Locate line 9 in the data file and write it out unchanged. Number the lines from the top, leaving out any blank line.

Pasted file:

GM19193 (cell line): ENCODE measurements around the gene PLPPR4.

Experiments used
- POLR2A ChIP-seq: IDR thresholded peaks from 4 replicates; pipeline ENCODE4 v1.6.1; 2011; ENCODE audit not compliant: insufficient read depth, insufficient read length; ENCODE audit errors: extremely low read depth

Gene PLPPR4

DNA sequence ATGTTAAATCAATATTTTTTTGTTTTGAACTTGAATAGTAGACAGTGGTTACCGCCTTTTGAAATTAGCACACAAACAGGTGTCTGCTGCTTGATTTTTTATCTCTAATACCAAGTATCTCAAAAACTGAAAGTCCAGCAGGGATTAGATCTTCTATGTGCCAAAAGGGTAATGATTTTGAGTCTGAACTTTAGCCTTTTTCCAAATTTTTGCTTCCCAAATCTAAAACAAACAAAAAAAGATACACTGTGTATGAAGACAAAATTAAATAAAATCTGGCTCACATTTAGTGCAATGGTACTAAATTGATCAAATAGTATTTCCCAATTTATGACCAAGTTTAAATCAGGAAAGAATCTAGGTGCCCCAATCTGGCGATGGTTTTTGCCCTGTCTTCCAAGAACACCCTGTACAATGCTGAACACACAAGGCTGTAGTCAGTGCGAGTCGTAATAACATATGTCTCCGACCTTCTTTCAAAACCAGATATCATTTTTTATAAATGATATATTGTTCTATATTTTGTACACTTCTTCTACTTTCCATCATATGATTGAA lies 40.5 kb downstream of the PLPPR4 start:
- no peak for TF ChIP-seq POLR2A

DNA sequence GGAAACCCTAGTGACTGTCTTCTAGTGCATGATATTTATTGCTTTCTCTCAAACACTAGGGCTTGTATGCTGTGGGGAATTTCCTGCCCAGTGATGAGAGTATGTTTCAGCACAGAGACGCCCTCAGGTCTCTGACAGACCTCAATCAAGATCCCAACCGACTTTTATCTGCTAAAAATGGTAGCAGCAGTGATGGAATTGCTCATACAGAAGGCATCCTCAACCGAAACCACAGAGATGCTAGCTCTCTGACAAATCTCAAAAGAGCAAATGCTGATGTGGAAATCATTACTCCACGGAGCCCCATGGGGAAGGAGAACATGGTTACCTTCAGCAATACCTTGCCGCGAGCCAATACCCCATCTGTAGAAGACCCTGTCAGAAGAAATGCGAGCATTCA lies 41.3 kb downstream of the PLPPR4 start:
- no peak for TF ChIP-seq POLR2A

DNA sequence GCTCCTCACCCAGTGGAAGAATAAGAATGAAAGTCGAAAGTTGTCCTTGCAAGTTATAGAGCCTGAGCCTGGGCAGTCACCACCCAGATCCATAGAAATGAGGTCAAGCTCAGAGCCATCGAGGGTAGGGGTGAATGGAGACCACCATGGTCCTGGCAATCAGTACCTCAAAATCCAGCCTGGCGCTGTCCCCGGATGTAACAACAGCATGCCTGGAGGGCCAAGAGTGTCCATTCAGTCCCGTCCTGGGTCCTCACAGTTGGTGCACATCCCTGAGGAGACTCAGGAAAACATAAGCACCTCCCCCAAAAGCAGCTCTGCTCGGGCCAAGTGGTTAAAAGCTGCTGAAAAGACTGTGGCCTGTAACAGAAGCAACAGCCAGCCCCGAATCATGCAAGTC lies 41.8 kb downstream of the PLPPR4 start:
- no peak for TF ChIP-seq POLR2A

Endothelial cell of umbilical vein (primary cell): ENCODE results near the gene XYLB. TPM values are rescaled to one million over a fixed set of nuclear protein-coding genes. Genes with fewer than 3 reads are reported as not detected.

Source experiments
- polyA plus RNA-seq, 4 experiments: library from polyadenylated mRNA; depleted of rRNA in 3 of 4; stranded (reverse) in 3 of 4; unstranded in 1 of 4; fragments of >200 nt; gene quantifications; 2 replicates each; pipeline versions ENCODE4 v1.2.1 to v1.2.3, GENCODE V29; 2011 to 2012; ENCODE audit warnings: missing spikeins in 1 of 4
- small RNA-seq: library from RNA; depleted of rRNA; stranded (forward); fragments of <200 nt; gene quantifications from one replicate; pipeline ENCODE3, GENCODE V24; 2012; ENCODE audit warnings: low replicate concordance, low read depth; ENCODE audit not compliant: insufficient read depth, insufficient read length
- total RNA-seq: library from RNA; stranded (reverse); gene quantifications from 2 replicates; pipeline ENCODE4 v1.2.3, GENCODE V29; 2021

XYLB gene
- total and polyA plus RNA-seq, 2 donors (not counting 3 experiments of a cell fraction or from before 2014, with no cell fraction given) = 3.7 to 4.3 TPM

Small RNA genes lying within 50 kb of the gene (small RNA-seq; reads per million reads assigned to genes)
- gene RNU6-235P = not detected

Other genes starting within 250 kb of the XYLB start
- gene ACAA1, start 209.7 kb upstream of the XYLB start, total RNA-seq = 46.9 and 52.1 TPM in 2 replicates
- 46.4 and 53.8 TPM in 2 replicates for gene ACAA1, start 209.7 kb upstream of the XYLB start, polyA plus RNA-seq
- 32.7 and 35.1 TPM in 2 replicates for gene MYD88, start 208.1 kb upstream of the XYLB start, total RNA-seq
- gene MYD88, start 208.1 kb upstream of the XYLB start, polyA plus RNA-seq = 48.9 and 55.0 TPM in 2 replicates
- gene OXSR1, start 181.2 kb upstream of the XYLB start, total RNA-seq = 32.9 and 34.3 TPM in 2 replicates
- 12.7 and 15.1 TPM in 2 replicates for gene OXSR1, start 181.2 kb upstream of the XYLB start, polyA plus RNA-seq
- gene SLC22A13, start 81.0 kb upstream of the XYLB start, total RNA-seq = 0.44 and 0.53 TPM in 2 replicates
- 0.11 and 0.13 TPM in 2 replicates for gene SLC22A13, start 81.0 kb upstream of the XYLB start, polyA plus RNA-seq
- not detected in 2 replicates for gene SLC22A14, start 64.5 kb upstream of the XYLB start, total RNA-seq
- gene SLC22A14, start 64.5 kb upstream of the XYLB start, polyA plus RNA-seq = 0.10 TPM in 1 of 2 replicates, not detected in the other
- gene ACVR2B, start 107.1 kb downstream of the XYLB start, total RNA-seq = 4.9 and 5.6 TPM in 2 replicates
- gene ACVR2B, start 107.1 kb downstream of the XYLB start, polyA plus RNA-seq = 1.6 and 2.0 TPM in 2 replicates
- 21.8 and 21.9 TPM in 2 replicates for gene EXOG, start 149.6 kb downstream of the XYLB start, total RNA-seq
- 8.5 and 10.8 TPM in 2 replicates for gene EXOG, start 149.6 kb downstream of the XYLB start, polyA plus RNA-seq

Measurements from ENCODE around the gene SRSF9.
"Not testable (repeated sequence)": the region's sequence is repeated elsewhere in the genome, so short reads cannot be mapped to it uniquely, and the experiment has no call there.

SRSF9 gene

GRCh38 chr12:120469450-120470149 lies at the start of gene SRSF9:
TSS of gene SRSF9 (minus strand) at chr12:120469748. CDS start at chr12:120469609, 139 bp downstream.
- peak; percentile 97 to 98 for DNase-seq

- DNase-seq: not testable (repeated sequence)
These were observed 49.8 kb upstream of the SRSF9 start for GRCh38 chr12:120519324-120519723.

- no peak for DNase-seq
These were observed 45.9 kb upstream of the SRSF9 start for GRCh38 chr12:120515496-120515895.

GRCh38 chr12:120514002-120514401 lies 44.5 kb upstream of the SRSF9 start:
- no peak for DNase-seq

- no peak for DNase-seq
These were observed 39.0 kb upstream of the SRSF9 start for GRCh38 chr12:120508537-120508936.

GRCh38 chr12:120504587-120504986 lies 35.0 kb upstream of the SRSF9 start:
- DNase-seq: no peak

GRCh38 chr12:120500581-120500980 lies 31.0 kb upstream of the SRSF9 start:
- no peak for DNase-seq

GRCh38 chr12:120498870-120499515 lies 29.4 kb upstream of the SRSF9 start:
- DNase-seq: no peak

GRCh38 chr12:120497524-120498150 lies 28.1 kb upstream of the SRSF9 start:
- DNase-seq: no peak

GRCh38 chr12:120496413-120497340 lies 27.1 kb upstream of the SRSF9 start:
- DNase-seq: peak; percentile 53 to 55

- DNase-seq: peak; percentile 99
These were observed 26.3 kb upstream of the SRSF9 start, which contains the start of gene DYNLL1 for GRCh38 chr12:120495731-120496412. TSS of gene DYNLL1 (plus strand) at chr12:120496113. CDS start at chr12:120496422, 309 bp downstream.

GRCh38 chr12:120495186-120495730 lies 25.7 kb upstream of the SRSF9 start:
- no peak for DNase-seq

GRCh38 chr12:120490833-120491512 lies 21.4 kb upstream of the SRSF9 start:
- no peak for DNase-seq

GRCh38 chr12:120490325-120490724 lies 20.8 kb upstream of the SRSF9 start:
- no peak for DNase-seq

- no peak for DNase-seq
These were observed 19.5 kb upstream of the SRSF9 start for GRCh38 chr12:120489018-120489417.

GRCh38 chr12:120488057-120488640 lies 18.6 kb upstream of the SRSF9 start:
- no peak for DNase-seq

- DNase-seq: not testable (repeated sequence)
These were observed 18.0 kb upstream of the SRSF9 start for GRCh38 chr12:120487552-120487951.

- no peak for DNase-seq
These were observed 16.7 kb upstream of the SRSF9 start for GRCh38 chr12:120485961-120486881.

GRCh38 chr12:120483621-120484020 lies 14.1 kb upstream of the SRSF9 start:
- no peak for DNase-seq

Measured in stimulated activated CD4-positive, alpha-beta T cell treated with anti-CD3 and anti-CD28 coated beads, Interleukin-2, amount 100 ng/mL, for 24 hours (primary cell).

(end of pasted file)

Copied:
DNA sequence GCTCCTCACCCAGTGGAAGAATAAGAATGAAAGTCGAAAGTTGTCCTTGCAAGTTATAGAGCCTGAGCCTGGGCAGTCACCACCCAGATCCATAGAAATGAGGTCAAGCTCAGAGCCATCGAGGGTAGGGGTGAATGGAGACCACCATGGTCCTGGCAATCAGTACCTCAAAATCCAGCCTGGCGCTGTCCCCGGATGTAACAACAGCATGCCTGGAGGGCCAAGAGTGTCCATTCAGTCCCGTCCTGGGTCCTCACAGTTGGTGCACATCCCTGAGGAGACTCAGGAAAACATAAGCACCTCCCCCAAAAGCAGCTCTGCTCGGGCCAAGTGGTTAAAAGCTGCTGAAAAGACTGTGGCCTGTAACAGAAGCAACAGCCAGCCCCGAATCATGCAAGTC lies 41.8 kb downstream of the PLPPR4 start: